UPDATE: It would be hard to love Jennifer Aniston anymore than we already do, but after her recent comments about feeling 'physically incredible' over turning 50 in InStyle, she's sent our crush to all-new heights. Speaking to the InStyle, Jen said 'Fifty was the first time I thought, ‘Well, that number,' she added 'I don’t know what it is because I don’t feel any different. Things aren’t shutting down in any way. I feel physically incredible.'
She also deconstructed the way that people talk about age in Hollywood (did we mention we love her?), remarking 'so it’s weird that it’s all of a sudden getting telegraphed in a way that’s like, "You look amazing for your age", I think we need to establish some etiquette around that dialogue and verbiage.' As for the accompanying shoot? Obviously you'll want to see the it in length (and enjoy a bit of Friends nostalgia. That giant 80s bow? So Rachel) so here they all are...
When Jennifer Aniston turned 50 in February, Hannah Betts wrote...
This month – on 11 February, in fact – actress, film producer, businesswoman, philanthropist andstyle icon Jennifer Anistonwill turn 50. One might expect the focus to be on what an incredibly successful half-century this has been, and how utterly sensational she looks on it. Instead,because the words ‘wife’ and ‘mother’ cannot be added to this list, from some quarters the reaction is likely to be – as it has typically been since Aniston separated from husband Brad Pitt some 14 years ago –a collective sigh of ‘poor Jen’rather than the ‘fantastic Jen’ she so justly deserves.
Among those of us who understand that a woman is more than her relationship and/ or procreative status, the response will not only be ‘change the record’ but also ‘read the room’. Society has changed, and the Jen An journey needs to change with it, as the actress herself has not been slow in demanding.
When Aniston and Pitt divorced back in 2005, we found ourselves mired in the post-Bridget Jones era, in which single women without children were stigmatised as a problem needing to be fixed; not least single women of – shriek! – middle age. And yet, the proportion of us without offspring has almost doubled since the ’90s, according to the Office for National Statistics, with one in five women of my 40-something generation remaining childless. Among those with degrees born between 1965 and 1978, the figure rises to 43%, prompting academics to theorise that, the more intelligent women are, the less likely they are to seek to reproduce. Either way, the manner in which we talk about women’s choices and women’s age has undergone a fundamental shift.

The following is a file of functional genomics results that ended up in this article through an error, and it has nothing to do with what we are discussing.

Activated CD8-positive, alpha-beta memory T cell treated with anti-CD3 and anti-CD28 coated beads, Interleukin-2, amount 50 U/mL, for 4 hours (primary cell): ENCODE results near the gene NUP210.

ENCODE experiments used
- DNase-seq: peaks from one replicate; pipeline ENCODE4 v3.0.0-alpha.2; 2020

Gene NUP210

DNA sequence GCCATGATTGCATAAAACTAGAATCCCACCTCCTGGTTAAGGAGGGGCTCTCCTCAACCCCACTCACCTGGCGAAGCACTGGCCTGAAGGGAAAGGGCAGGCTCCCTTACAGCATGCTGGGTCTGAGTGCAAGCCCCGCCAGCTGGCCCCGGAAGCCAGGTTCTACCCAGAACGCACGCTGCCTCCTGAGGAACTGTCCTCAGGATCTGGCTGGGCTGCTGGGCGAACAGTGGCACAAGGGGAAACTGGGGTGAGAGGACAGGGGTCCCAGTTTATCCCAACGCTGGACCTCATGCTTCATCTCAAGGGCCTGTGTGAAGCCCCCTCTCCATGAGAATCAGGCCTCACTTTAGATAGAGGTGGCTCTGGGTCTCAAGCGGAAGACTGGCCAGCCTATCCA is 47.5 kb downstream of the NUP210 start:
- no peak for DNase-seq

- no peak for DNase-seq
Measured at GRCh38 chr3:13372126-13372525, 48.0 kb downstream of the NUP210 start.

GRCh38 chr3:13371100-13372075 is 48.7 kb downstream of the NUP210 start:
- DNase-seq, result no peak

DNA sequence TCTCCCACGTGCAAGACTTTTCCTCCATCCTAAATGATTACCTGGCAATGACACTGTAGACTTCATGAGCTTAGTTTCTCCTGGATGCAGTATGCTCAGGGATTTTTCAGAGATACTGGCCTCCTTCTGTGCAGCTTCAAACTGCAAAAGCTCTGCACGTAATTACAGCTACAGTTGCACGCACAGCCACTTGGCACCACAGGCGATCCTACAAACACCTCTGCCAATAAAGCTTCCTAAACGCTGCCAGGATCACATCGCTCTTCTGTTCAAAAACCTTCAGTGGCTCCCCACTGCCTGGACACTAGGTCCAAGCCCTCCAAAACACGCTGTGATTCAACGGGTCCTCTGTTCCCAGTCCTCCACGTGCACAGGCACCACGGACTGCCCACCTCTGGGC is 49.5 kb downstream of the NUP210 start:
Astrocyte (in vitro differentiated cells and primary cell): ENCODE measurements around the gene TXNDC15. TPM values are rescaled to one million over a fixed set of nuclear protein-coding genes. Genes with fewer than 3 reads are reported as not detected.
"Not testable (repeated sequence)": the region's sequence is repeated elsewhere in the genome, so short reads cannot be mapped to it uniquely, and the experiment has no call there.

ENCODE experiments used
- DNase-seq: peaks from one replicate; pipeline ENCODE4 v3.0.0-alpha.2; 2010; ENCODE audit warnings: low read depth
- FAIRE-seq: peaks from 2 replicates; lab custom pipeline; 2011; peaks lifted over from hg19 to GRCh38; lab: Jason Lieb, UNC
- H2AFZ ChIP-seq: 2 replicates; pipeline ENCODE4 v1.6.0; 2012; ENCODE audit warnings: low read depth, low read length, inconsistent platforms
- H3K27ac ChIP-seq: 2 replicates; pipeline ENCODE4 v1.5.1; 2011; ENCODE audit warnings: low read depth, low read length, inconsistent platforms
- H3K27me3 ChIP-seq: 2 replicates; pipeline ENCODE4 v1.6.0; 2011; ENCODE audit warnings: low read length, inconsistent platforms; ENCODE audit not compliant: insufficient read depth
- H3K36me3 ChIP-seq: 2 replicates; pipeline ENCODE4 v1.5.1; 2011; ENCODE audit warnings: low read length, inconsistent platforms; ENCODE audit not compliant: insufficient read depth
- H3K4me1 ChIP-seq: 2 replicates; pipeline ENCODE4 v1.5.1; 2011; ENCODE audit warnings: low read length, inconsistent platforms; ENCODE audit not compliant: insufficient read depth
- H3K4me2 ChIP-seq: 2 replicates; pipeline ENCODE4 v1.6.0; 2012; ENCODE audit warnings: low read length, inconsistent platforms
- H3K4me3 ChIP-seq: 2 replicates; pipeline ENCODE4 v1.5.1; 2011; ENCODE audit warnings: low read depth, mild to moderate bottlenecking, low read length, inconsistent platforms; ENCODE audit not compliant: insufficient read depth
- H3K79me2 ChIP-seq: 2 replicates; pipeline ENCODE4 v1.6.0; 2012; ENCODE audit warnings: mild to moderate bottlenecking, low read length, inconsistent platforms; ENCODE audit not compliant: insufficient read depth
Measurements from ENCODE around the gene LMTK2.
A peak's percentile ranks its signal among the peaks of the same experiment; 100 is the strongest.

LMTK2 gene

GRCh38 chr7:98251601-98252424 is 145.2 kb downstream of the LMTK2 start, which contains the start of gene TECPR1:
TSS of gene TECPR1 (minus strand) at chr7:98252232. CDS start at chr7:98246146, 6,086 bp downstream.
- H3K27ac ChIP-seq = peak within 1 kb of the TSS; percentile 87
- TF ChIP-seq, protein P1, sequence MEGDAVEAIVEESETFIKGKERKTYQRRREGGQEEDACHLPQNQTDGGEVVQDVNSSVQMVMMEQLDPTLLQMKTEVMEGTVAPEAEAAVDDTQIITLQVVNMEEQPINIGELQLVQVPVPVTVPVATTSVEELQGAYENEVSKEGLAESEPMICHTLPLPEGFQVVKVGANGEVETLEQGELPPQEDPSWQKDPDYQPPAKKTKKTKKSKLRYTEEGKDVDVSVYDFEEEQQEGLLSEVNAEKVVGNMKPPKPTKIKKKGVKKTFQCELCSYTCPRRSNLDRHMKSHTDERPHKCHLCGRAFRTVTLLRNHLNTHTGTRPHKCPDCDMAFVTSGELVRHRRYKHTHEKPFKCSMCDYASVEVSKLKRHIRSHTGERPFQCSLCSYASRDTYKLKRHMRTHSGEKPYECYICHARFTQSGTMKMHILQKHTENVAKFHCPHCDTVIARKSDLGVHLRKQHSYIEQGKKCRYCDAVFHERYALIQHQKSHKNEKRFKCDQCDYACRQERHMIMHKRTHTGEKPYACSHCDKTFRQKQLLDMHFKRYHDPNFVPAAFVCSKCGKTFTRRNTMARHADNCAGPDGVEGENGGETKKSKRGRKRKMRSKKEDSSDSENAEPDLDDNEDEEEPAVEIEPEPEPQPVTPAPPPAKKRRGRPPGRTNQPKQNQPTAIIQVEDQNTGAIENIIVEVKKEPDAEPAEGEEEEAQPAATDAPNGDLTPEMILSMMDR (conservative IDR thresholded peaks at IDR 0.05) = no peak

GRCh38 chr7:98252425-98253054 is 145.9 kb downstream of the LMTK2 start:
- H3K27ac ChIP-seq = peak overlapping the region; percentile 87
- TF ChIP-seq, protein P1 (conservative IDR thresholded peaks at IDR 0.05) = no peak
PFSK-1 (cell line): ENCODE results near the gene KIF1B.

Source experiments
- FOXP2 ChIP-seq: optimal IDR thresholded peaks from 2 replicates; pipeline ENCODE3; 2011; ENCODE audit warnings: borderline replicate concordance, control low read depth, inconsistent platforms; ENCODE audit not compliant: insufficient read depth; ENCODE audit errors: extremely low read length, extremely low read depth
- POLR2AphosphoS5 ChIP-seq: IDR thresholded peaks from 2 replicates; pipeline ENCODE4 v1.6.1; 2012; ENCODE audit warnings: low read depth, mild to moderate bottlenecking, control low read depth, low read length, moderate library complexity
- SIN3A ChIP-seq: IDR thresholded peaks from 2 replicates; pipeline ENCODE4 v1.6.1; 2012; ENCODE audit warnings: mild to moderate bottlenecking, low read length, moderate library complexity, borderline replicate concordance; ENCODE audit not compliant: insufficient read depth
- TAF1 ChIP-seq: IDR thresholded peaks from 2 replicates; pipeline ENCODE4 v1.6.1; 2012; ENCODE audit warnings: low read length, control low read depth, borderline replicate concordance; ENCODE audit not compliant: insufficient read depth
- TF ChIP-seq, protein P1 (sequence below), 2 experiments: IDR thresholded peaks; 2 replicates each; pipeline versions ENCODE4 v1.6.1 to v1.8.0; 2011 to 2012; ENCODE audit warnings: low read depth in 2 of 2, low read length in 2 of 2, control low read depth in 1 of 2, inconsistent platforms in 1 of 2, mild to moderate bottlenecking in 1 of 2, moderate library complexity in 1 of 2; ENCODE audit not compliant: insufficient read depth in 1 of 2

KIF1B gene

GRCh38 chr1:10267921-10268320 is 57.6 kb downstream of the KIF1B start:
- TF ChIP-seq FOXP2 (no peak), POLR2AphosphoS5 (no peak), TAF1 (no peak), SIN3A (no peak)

Grazia has long been part of this conversation. Jen became single again the year the magazine launched, and her repeated appearances on its cover have reflected the way in which its readers – and writers – have identified with her. We haven’t always covered ourselves in glory in this respect: at times, we too succumbed to the ‘poor Jen’ lament as she traversed the highs and lows of relationships with Vince Vaughn and John Mayer. Other publications proved even less woke on the matter. Only last year, when the actress split from second husband Justin Theroux, one national newspaper crassly inquired: ‘Why Can’t Jennifer Aniston Keep a Man?’, as if we had collectively been sucked back into the ’50s.